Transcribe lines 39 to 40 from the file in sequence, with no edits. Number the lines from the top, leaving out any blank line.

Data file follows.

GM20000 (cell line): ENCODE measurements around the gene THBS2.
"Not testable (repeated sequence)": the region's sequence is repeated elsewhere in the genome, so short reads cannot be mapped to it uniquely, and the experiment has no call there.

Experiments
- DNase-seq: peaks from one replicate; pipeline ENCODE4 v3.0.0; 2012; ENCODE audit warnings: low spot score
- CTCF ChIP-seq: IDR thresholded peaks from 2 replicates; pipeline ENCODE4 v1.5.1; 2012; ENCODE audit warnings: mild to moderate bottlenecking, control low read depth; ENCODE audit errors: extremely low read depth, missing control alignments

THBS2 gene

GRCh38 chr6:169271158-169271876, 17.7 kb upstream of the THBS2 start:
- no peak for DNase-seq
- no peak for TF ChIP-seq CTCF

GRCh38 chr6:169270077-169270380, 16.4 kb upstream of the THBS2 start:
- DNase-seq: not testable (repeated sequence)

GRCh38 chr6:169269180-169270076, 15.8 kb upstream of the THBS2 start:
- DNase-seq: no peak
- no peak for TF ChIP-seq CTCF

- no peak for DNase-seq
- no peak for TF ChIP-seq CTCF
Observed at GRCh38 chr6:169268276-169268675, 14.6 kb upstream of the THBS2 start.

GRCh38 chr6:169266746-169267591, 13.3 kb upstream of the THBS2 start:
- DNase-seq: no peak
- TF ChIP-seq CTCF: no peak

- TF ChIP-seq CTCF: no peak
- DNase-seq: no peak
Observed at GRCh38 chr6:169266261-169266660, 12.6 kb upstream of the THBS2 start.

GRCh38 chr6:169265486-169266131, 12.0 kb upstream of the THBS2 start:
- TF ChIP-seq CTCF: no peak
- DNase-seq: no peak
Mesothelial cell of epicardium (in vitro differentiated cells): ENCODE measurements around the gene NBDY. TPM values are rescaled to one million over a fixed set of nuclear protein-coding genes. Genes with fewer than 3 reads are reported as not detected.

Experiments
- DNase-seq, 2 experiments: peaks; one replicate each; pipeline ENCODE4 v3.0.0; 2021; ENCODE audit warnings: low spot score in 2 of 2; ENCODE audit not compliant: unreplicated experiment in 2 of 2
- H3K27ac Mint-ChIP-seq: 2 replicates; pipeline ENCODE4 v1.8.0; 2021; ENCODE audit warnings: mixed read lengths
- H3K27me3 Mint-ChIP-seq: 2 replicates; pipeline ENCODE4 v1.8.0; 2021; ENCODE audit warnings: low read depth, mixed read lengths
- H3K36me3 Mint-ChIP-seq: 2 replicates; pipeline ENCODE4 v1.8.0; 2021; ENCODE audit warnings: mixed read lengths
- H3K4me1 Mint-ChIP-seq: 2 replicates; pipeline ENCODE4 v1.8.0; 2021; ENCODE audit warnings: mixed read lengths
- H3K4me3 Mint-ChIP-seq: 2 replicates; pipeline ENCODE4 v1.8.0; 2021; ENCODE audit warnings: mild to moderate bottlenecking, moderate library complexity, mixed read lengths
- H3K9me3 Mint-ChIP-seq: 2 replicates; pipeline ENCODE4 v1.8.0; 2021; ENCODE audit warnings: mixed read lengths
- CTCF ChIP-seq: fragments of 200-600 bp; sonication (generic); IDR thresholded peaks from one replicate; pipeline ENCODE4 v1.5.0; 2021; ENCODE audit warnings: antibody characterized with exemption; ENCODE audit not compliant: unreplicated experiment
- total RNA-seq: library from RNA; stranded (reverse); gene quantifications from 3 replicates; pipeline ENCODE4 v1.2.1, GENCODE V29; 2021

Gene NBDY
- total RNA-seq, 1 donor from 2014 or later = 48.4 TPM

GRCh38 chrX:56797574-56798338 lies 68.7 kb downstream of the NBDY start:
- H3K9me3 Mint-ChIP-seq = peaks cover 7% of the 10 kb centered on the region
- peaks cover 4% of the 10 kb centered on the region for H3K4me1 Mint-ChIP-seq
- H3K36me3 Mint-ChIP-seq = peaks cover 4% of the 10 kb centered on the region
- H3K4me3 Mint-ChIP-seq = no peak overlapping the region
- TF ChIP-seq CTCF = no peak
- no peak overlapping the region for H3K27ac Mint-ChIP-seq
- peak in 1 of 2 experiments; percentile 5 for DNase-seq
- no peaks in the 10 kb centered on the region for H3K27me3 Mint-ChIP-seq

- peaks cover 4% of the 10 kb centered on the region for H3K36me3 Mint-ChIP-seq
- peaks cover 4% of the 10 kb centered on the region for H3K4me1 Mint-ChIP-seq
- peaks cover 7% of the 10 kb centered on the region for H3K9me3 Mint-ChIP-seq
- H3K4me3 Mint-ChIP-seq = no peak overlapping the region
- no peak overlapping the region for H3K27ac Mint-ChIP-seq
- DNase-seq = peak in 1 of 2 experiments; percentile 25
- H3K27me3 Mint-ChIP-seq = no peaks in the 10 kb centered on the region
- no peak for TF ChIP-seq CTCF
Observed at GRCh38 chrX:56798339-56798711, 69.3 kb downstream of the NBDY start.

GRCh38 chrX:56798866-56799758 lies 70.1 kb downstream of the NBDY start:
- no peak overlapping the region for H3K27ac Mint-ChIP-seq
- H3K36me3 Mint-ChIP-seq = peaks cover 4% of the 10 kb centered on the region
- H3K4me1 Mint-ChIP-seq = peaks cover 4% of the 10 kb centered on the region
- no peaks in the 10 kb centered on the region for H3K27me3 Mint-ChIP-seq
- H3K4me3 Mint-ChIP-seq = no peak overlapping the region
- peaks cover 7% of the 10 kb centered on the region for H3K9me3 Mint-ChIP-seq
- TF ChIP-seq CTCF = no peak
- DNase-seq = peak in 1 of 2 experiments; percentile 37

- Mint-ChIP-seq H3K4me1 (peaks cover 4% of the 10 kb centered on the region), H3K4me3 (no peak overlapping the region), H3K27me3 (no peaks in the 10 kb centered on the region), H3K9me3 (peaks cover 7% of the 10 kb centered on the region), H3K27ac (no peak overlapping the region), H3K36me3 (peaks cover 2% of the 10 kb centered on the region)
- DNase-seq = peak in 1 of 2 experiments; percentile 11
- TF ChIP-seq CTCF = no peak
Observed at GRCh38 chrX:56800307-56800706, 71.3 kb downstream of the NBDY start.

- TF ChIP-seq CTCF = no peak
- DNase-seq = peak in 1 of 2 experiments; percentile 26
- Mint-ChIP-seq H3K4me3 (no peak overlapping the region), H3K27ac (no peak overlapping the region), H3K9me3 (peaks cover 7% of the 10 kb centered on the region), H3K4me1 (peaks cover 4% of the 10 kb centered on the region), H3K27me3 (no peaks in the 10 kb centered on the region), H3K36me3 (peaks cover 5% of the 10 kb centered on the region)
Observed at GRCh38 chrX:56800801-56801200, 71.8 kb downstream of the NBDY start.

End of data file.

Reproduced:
- total RNA-seq, 1 donor from 2014 or later = 48.4 TPM

GRCh38 chrX:56797574-56798338 lies 68.7 kb downstream of the NBDY start: